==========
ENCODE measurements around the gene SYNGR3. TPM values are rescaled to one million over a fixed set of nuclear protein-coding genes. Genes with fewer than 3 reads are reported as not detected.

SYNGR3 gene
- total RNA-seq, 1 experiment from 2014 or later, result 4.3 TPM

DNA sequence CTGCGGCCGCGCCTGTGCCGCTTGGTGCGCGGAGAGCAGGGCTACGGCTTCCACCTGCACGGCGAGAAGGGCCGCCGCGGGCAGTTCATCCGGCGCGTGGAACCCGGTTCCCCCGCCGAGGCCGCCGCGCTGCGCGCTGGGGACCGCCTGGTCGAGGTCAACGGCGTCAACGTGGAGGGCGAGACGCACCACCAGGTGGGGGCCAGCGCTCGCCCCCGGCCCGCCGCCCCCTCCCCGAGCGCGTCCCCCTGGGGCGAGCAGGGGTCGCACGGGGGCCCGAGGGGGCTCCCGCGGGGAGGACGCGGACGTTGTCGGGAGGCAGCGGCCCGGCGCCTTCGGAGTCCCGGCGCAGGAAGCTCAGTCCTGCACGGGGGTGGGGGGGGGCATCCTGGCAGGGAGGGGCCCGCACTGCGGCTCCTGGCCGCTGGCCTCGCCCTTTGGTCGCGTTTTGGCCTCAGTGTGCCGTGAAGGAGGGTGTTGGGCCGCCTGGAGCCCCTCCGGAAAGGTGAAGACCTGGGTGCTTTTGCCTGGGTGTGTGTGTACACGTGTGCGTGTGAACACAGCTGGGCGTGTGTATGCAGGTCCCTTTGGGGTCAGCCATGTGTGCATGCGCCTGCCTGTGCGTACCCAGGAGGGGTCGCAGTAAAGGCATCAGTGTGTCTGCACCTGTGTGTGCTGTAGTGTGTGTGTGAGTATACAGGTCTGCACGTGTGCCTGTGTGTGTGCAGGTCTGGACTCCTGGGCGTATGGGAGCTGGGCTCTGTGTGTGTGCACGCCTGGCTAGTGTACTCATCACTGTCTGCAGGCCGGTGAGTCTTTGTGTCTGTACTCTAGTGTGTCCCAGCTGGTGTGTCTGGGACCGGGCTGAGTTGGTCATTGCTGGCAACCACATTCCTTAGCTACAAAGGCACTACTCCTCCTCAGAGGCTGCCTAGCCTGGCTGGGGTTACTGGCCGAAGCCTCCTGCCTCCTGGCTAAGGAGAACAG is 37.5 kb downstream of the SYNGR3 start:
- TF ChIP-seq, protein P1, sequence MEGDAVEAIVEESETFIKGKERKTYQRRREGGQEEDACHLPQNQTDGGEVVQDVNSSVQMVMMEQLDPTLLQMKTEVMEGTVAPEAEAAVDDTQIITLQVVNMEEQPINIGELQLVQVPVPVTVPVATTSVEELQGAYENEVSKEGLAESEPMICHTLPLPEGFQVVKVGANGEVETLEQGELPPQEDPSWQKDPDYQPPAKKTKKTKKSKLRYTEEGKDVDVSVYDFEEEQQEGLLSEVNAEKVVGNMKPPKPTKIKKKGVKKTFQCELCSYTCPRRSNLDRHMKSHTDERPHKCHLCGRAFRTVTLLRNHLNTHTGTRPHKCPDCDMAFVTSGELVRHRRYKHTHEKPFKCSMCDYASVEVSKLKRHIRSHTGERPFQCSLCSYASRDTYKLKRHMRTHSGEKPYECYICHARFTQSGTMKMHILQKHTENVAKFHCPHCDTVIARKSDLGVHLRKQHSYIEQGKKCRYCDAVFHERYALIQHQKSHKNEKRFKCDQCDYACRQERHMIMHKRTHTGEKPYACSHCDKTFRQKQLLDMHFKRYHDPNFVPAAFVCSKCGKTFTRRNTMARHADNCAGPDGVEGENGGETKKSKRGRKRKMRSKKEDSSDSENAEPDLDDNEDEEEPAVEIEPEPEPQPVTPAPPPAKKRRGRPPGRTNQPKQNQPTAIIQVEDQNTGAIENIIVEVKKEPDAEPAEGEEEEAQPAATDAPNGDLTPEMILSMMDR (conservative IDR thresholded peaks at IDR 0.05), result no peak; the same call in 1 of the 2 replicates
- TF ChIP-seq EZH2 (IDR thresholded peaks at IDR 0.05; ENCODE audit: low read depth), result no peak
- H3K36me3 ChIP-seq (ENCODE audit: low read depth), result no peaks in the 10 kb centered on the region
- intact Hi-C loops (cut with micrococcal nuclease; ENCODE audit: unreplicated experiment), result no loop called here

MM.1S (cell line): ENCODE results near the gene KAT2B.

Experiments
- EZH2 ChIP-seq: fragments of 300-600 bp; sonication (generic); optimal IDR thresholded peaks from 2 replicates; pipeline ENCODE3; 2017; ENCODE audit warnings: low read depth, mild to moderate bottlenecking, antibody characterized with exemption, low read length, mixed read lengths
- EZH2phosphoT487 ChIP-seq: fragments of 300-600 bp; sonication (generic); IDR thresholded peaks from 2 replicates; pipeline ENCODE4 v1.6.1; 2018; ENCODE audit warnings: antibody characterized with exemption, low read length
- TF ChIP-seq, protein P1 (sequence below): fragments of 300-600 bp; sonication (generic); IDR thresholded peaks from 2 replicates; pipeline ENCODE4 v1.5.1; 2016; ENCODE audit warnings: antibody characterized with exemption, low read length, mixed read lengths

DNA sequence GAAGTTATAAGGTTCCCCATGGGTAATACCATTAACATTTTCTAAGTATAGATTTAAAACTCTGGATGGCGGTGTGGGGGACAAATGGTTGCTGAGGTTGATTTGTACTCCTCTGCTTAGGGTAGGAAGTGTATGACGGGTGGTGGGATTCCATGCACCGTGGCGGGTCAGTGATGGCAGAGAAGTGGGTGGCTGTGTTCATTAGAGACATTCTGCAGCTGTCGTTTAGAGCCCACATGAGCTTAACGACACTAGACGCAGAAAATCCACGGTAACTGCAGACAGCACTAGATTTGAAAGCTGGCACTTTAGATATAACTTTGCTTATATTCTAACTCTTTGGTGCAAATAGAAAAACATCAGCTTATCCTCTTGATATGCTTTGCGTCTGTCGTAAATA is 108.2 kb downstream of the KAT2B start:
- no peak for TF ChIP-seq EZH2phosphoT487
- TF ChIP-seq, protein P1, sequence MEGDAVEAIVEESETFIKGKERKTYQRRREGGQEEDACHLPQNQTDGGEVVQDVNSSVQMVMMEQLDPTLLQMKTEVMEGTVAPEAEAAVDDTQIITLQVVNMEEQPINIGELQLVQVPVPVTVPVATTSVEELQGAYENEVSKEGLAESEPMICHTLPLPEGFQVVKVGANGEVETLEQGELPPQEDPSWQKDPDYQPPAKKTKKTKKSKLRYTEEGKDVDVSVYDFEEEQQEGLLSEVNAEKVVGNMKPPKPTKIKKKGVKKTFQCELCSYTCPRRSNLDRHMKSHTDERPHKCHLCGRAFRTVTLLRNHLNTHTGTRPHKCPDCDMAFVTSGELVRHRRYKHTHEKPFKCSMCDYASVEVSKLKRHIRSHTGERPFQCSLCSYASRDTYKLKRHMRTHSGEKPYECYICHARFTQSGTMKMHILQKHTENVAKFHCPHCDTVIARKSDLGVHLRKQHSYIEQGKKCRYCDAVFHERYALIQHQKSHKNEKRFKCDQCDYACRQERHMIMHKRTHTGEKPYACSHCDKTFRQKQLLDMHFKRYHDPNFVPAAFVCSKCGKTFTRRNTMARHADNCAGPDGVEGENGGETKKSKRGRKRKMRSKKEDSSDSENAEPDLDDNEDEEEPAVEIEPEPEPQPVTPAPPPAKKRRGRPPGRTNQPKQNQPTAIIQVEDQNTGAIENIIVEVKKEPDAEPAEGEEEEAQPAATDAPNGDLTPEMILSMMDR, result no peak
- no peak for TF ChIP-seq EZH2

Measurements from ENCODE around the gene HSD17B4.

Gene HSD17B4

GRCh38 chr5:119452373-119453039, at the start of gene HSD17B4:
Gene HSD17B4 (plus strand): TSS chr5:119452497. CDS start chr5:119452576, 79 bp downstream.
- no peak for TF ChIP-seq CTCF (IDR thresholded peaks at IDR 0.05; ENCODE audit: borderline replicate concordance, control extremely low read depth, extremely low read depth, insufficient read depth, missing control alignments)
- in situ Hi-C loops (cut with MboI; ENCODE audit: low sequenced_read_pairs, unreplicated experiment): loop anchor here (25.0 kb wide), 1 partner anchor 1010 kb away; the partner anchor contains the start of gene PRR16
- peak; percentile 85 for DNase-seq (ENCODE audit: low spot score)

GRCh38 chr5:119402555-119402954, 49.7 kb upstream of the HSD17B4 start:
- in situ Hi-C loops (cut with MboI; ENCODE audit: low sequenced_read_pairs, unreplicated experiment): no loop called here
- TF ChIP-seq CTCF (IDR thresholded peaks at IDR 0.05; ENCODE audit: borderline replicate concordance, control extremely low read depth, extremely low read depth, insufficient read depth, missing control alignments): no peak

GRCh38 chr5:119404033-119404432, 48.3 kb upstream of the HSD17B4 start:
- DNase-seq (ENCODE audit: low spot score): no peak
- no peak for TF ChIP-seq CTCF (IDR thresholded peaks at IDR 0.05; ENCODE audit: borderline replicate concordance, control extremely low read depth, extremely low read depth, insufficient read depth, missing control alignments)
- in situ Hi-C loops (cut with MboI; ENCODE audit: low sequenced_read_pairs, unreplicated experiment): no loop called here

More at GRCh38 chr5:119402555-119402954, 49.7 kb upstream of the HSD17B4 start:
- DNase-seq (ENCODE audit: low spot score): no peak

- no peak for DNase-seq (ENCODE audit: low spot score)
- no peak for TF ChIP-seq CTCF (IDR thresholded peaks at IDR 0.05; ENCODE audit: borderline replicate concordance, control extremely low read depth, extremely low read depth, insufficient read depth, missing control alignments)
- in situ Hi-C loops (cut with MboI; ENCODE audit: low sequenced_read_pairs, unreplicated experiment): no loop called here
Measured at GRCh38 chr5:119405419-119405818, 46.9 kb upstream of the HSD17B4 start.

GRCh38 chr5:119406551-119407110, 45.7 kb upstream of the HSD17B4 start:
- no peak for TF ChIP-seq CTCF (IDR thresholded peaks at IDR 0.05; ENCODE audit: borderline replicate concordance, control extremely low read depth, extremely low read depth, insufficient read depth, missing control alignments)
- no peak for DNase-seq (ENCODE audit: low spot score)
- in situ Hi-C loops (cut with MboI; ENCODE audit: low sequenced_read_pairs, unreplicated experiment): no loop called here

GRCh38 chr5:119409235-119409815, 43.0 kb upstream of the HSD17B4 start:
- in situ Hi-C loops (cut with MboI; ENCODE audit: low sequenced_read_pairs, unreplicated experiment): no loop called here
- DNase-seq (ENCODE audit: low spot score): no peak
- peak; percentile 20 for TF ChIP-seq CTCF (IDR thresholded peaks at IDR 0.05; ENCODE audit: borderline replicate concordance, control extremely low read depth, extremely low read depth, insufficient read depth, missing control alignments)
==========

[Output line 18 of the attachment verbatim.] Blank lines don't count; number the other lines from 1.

Measurements from ENCODE around the gene HSD17B4.